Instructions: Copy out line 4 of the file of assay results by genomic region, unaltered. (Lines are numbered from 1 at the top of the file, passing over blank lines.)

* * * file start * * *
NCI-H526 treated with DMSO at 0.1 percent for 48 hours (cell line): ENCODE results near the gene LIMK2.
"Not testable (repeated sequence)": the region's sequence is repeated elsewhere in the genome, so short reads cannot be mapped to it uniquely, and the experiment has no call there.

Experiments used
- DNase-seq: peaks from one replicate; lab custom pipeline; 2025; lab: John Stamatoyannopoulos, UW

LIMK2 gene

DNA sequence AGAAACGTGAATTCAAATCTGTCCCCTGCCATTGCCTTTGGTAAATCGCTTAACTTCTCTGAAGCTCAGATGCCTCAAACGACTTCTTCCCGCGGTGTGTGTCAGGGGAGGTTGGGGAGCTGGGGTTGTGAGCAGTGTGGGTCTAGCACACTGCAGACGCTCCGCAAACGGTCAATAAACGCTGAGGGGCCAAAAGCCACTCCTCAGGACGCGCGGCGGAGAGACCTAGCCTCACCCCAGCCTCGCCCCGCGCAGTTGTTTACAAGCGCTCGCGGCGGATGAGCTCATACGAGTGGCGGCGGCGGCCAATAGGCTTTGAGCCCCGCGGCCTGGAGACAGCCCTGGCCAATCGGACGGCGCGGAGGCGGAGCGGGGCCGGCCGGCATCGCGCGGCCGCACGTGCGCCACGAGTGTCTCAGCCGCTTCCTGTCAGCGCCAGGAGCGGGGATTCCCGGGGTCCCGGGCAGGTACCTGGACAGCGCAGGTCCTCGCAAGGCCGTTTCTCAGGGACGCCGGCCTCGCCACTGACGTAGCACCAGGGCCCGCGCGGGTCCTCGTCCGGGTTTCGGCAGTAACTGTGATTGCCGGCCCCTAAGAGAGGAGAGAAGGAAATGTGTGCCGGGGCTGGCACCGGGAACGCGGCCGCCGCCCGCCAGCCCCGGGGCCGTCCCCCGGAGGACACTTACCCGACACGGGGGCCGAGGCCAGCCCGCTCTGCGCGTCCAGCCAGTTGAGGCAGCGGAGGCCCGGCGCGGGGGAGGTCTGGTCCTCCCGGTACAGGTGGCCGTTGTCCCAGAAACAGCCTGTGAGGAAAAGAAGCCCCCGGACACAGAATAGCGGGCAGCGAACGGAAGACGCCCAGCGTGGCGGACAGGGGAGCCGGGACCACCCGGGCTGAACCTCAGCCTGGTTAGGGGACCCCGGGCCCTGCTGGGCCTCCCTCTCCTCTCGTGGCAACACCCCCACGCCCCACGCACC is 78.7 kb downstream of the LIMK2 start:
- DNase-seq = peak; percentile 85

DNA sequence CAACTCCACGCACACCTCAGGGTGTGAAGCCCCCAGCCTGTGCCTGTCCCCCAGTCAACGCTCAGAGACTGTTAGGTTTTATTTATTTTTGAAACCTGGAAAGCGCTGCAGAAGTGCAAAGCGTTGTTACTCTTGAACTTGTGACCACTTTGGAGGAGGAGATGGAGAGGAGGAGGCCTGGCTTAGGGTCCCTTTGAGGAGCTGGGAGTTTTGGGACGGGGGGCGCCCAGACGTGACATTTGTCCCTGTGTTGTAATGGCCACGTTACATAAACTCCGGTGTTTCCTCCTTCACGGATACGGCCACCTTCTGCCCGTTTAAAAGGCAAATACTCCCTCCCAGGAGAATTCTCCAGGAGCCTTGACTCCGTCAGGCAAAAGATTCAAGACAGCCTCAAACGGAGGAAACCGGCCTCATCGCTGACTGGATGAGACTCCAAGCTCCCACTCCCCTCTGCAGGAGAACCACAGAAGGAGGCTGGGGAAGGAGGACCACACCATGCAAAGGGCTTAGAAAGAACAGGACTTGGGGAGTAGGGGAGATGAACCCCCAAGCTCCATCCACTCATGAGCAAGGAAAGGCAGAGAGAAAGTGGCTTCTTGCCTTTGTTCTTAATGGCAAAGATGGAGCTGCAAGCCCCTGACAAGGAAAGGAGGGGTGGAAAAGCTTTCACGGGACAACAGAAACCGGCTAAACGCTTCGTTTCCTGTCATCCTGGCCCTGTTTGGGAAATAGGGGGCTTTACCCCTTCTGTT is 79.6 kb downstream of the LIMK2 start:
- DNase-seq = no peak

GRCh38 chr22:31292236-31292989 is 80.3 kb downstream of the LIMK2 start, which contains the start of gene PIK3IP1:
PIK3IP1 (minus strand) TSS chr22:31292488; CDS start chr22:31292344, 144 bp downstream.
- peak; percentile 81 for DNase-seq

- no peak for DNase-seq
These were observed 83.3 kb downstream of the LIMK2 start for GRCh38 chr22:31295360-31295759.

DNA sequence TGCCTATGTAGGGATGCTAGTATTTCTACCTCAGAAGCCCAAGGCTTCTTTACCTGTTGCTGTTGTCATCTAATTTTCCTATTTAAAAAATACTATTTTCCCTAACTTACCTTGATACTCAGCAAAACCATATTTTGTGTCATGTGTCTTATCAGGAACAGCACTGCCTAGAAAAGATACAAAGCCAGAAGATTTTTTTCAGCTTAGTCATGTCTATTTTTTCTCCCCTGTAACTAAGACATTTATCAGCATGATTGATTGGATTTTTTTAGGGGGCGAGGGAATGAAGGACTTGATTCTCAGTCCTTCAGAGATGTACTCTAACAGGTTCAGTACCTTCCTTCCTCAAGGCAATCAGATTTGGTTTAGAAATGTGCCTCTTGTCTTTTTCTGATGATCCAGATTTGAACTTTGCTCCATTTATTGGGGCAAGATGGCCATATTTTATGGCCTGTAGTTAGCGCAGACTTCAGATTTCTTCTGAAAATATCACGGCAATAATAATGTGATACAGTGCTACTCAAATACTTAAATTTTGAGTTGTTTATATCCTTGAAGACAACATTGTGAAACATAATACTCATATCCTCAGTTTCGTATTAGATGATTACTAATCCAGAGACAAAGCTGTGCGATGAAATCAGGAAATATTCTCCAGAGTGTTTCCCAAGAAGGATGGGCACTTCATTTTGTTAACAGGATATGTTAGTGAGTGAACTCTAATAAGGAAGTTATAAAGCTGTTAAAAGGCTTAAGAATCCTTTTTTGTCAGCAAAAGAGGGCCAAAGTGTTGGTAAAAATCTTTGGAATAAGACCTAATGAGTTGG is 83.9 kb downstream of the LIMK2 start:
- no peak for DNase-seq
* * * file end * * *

- DNase-seq: peaks from one replicate; lab custom pipeline; 2025; lab: John Stamatoyannopoulos, UW